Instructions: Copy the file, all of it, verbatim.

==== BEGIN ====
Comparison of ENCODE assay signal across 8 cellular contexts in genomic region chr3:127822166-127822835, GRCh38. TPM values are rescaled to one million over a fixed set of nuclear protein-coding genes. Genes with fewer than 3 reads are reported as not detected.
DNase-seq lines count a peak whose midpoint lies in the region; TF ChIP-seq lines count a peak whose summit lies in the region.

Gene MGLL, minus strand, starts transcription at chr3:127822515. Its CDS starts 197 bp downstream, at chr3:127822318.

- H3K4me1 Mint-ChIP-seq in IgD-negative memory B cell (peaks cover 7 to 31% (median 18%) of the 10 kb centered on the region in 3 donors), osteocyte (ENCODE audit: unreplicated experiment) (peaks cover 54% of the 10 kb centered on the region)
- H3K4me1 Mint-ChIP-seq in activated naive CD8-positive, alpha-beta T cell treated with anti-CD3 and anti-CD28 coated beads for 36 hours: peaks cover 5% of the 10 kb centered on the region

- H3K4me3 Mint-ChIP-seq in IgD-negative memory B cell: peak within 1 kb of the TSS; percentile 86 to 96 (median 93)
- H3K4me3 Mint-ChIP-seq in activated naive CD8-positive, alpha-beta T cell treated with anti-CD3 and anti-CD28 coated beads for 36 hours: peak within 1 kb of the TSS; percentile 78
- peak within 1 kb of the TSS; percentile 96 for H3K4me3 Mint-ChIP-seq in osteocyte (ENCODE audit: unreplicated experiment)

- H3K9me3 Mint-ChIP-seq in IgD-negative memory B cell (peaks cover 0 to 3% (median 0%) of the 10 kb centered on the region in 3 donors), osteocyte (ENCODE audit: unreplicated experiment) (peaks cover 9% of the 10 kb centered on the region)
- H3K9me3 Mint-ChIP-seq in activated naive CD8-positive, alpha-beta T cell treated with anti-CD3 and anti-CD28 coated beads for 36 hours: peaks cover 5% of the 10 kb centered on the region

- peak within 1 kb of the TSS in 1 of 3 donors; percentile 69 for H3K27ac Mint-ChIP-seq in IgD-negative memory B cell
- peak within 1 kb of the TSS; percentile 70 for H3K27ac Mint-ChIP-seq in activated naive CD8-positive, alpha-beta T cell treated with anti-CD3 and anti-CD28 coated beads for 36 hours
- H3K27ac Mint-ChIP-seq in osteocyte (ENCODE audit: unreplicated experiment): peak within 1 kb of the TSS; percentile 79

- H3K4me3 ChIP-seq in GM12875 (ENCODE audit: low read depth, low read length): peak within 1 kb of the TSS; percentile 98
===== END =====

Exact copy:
Comparison of ENCODE assay signal across 8 cellular contexts in genomic region chr3:127822166-127822835, GRCh38. TPM values are rescaled to one million over a fixed set of nuclear protein-coding genes. Genes with fewer than 3 reads are reported as not detected.
DNase-seq lines count a peak whose midpoint lies in the region; TF ChIP-seq lines count a peak whose summit lies in the region.

Gene MGLL, minus strand, starts transcription at chr3:127822515. Its CDS starts 197 bp downstream, at chr3:127822318.

- H3K4me1 Mint-ChIP-seq in IgD-negative memory B cell (peaks cover 7 to 31% (median 18%) of the 10 kb centered on the region in 3 donors), osteocyte (ENCODE audit: unreplicated experiment) (peaks cover 54% of the 10 kb centered on the region)
- H3K4me1 Mint-ChIP-seq in activated naive CD8-positive, alpha-beta T cell treated with anti-CD3 and anti-CD28 coated beads for 36 hours: peaks cover 5% of the 10 kb centered on the region

- H3K4me3 Mint-ChIP-seq in IgD-negative memory B cell: peak within 1 kb of the TSS; percentile 86 to 96 (median 93)
- H3K4me3 Mint-ChIP-seq in activated naive CD8-positive, alpha-beta T cell treated with anti-CD3 and anti-CD28 coated beads for 36 hours: peak within 1 kb of the TSS; percentile 78
- peak within 1 kb of the TSS; percentile 96 for H3K4me3 Mint-ChIP-seq in osteocyte (ENCODE audit: unreplicated experiment)

- H3K9me3 Mint-ChIP-seq in IgD-negative memory B cell (peaks cover 0 to 3% (median 0%) of the 10 kb centered on the region in 3 donors), osteocyte (ENCODE audit: unreplicated experiment) (peaks cover 9% of the 10 kb centered on the region)
- H3K9me3 Mint-ChIP-seq in activated naive CD8-positive, alpha-beta T cell treated with anti-CD3 and anti-CD28 coated beads for 36 hours: peaks cover 5% of the 10 kb centered on the region

- peak within 1 kb of the TSS in 1 of 3 donors; percentile 69 for H3K27ac Mint-ChIP-seq in IgD-negative memory B cell
- peak within 1 kb of the TSS; percentile 70 for H3K27ac Mint-ChIP-seq in activated naive CD8-positive, alpha-beta T cell treated with anti-CD3 and anti-CD28 coated beads for 36 hours
- H3K27ac Mint-ChIP-seq in osteocyte (ENCODE audit: unreplicated experiment): peak within 1 kb of the TSS; percentile 79

- H3K4me3 ChIP-seq in GM12875 (ENCODE audit: low read depth, low read length): peak within 1 kb of the TSS; percentile 98